UK agency denies new plan to spy on UK population

The UK's Government Communications Headquarters (GCHQ) has taken the unusual step of issuing a statement to deny it will track all UK internet and online phone use, the BBC reports.

After a job advertised in an IT newspaper raised the alarm, GCHQ insisted it was developing tracking technology but "only acts when it is necessary" and "does not spy at will".

Home Secretary Jacqui Smith has now decreed communications service providers should track all e-mails, phone calls and internet use including visits to social network sites, but not their content. She saw this as a compromise, having previously reluctantly abandoned plans for a single government database to track all UK subjects’ communications, claiming it would help to fight terrorism – which is how it got fast-tracked through the European administration, side-stepping the UK’s Parliament.

In the statement, GCHQ said one of its "greatest challenges is maintaining our capability in the face of the growth in internet-based communications and added, "We must reinvest continuously to keep up with the methods that are used by those who threaten the UK and its interests."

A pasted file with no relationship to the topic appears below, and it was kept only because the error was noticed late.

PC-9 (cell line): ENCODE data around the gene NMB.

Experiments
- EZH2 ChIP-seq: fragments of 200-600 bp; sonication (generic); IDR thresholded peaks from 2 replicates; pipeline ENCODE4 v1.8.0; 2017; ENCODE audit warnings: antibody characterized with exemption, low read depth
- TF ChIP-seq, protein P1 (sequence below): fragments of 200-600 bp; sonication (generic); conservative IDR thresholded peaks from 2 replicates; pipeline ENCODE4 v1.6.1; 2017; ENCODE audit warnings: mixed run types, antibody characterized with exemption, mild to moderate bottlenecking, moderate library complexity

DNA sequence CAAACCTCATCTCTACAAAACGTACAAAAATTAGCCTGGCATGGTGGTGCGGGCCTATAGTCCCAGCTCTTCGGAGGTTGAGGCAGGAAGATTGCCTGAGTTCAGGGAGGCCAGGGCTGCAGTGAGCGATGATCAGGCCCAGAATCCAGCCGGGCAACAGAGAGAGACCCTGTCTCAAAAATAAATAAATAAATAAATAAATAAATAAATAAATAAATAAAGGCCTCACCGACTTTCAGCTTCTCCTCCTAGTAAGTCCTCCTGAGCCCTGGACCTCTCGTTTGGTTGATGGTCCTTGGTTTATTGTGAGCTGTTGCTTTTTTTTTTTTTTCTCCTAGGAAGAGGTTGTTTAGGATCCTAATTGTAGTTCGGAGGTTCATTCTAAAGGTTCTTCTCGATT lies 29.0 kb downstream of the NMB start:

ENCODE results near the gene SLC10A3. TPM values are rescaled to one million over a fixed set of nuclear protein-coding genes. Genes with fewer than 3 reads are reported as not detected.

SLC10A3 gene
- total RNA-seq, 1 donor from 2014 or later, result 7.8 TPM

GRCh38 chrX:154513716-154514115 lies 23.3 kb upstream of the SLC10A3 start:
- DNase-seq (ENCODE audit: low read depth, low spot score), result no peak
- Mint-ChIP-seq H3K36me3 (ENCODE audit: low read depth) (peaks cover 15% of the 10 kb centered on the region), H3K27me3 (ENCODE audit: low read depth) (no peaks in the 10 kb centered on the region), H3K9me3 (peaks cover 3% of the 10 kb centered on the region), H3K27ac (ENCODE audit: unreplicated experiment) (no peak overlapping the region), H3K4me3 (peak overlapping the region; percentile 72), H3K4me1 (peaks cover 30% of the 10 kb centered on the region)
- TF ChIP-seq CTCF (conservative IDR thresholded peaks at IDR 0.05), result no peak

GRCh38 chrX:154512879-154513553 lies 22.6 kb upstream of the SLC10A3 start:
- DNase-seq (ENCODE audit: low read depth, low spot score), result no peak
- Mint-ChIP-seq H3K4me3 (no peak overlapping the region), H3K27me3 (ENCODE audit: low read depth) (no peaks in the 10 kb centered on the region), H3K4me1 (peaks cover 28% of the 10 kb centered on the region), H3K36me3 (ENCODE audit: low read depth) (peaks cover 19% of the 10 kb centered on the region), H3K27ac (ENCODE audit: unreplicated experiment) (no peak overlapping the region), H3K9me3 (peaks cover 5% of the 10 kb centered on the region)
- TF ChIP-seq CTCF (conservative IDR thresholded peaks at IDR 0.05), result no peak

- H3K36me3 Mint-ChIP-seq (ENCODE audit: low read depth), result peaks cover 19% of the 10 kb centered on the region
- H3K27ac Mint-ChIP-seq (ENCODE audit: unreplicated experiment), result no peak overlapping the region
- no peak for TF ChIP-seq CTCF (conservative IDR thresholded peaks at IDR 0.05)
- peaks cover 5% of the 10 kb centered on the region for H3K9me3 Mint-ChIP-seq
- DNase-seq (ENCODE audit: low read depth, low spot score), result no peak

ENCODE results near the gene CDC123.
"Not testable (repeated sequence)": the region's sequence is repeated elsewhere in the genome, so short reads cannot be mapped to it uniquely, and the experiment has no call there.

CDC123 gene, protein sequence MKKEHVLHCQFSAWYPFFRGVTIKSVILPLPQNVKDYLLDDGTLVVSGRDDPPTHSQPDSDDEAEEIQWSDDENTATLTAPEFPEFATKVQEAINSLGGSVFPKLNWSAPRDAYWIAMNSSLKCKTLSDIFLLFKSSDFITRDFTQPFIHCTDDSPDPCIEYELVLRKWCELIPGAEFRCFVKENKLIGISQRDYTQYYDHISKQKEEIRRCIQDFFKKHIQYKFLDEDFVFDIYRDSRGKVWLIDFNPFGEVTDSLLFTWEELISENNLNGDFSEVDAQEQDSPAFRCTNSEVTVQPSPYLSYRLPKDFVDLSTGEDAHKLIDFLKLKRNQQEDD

On Sunday, the Sunday Times newspaper reported that GCHQ was in fact forging ahead with plans to monitor all communications in Britain, spending £1 billion on a project called Mastering the Internet, which would involved thousands of probes being installed across the internet.

The UK rapporteur, Malcolm Harbour, is currently striving to give governments and network operators the right to block access to internet content and services, by introducing a new language into the Telecoms Package  being debated in the European Parliament today (and voted on there tomorrow).

The Package will shape the telecom industry across the EU and has been widely criticised for putting citizens’ rights and liberties behind those of prescriptive governments (notably the French and British) and large scale commercial interests of content and service providers.

It is something of an achievement to have alarmed both the Left (which is fighting the new language in the European Telecoms Package) and the Right – as in The Sunday Times.